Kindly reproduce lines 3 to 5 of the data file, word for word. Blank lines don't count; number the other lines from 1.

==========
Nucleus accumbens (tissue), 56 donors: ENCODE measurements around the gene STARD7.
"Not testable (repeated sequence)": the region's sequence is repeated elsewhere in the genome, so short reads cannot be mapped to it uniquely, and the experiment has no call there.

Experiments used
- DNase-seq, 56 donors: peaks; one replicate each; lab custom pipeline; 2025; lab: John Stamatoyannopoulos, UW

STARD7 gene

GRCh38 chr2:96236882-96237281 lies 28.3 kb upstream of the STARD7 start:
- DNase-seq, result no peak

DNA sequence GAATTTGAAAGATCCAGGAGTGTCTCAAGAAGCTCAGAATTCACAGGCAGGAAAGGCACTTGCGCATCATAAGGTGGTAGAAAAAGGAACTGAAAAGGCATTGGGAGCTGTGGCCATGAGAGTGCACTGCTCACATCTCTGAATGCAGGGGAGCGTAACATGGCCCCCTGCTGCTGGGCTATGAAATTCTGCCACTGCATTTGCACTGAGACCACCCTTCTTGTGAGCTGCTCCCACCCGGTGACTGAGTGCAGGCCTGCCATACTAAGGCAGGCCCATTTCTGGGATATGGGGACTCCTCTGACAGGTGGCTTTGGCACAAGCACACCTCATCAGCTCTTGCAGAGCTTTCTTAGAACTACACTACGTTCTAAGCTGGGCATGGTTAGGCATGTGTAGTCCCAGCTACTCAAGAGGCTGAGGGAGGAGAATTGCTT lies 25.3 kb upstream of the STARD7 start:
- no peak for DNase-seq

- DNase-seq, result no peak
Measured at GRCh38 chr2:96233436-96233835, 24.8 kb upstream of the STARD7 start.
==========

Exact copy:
Experiments used
- DNase-seq, 56 donors: peaks; one replicate each; lab custom pipeline; 2025; lab: John Stamatoyannopoulos, UW

STARD7 gene